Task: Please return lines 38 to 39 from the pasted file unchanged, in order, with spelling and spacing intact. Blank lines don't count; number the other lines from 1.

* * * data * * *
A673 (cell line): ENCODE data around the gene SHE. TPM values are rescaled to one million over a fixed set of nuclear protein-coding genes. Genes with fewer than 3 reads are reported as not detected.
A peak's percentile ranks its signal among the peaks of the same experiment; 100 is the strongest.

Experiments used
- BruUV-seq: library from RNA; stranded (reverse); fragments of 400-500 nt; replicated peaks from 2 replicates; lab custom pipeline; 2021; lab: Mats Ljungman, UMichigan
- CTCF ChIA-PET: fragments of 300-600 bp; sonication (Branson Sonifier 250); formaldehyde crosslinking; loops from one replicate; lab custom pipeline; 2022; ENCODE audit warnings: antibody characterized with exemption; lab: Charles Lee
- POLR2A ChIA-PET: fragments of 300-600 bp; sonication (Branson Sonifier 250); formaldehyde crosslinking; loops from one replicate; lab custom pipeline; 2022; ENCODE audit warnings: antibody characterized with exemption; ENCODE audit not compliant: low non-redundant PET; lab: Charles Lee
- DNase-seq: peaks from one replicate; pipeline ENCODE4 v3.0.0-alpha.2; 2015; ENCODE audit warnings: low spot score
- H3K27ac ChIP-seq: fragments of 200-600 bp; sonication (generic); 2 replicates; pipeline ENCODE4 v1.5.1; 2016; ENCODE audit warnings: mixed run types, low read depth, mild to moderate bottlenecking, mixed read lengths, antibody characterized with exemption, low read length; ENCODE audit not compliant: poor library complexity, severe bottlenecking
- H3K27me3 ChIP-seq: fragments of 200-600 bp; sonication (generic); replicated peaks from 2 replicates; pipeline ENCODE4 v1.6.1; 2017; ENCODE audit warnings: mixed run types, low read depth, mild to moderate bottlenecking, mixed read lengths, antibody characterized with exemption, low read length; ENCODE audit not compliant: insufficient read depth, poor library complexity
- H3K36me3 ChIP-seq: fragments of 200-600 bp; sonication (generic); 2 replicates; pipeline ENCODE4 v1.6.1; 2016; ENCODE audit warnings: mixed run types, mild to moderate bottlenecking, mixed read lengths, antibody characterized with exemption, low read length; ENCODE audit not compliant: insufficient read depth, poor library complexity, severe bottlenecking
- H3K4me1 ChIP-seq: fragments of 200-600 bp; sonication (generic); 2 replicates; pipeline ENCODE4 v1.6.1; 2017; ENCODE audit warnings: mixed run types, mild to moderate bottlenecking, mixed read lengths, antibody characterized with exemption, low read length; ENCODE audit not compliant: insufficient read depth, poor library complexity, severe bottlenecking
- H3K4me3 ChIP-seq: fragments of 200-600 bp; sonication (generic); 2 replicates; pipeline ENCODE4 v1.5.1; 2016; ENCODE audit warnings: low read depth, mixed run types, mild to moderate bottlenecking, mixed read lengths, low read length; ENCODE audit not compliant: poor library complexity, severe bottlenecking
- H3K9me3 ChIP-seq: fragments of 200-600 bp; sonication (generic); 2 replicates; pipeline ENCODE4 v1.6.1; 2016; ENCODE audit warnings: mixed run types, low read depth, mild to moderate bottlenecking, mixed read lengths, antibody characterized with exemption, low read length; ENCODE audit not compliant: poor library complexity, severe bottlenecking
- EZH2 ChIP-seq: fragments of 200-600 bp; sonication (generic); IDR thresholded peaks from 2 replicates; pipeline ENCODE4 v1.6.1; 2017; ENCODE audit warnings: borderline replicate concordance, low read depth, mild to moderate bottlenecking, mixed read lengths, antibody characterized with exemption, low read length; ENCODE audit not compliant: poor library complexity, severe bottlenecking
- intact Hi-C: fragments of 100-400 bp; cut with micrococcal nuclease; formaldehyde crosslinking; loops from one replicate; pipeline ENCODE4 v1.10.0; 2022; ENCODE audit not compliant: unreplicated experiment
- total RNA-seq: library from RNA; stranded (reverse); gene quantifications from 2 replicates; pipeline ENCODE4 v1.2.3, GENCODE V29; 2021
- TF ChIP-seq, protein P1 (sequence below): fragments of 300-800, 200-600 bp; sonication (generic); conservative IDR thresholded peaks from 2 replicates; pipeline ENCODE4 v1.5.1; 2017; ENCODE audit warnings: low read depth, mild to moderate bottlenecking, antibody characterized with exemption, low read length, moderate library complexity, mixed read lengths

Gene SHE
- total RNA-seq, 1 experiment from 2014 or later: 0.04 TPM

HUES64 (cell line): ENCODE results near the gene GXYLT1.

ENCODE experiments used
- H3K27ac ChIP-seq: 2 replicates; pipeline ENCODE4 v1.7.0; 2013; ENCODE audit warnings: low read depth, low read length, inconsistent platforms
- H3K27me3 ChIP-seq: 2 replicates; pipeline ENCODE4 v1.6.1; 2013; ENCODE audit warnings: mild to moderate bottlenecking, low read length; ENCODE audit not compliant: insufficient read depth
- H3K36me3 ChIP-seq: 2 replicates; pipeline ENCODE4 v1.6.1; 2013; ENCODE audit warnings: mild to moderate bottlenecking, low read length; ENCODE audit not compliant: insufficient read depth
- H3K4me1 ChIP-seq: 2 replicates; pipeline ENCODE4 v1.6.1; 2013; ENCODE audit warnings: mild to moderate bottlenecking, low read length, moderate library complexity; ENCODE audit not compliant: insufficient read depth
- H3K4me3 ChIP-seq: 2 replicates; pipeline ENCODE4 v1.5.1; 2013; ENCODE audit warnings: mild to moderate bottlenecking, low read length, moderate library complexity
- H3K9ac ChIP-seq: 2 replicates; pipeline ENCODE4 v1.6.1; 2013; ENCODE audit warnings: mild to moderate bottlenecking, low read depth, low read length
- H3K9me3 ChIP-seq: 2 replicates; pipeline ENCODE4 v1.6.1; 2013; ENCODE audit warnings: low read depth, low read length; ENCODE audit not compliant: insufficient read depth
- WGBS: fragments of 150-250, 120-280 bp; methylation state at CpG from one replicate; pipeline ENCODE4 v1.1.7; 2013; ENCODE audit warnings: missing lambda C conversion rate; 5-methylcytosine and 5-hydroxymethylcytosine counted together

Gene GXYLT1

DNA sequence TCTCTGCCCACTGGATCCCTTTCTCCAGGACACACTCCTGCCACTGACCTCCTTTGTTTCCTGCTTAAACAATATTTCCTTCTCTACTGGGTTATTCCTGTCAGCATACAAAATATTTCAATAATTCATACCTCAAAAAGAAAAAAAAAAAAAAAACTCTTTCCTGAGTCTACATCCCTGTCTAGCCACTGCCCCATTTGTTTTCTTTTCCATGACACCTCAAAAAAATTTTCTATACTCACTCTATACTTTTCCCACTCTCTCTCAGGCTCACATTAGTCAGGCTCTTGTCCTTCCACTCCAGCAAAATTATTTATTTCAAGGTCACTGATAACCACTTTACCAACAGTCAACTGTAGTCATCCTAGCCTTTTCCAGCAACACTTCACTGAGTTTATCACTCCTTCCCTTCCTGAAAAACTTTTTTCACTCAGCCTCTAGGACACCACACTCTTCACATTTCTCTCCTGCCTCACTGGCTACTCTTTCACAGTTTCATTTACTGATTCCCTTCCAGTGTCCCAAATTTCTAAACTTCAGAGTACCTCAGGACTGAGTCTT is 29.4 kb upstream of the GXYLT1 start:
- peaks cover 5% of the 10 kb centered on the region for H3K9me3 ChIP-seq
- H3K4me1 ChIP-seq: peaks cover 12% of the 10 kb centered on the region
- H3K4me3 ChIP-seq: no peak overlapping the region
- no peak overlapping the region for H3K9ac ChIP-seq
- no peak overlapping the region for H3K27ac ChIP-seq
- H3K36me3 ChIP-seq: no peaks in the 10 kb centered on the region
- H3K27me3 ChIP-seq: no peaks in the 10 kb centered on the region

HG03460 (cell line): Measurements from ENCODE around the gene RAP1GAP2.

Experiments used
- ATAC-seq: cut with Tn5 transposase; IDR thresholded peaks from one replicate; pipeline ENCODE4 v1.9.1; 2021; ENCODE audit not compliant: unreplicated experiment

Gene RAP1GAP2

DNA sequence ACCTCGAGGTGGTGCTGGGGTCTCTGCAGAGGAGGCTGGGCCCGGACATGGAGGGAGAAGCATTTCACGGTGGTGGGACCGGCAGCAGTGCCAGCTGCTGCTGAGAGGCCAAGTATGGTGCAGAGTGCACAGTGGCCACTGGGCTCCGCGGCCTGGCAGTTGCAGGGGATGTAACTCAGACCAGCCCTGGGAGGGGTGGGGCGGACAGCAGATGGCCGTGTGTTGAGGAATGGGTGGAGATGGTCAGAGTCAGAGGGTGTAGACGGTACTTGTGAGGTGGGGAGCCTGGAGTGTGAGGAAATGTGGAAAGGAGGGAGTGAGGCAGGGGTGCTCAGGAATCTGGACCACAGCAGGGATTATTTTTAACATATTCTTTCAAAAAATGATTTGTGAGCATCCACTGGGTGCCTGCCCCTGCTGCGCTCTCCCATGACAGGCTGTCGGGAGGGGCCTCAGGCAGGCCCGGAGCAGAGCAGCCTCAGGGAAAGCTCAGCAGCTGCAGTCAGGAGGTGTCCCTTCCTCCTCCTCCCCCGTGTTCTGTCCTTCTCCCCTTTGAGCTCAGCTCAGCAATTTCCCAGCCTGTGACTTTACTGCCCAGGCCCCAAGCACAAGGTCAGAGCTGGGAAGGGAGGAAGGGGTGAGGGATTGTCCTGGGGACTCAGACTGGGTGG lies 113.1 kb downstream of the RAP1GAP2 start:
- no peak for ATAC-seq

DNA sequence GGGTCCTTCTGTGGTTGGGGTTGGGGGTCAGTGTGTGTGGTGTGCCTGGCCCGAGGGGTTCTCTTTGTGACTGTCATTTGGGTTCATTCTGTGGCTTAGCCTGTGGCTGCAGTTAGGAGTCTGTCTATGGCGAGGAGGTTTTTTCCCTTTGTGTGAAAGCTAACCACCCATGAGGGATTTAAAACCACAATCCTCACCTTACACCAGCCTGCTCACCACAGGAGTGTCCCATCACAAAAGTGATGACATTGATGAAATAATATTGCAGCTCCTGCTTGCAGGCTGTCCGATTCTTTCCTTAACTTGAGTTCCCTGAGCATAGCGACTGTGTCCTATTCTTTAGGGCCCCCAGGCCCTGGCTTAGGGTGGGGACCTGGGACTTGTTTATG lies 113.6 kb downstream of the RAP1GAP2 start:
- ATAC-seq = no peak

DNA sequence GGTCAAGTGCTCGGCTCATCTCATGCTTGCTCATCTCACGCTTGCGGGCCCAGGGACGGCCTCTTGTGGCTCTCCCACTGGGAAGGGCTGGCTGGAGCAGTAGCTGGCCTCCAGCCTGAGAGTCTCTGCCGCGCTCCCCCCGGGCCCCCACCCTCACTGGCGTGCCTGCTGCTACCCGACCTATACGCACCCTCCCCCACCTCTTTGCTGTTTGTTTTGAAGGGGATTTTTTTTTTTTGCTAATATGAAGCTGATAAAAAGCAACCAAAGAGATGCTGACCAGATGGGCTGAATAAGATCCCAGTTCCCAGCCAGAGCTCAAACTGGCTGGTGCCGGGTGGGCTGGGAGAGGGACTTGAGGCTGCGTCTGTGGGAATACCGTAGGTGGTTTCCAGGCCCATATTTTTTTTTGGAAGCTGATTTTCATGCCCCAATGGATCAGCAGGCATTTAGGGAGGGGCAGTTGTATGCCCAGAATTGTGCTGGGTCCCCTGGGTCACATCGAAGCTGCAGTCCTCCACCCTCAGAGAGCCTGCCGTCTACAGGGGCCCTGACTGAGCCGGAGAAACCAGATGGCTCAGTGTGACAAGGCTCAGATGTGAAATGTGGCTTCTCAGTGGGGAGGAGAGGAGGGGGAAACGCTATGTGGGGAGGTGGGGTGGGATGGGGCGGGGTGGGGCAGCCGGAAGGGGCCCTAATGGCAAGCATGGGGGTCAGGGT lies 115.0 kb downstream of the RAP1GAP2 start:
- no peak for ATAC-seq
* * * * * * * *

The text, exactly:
- H3K27me3 ChIP-seq: no peaks in the 10 kb centered on the region

HG03460 (cell line): Measurements from ENCODE around the gene RAP1GAP2.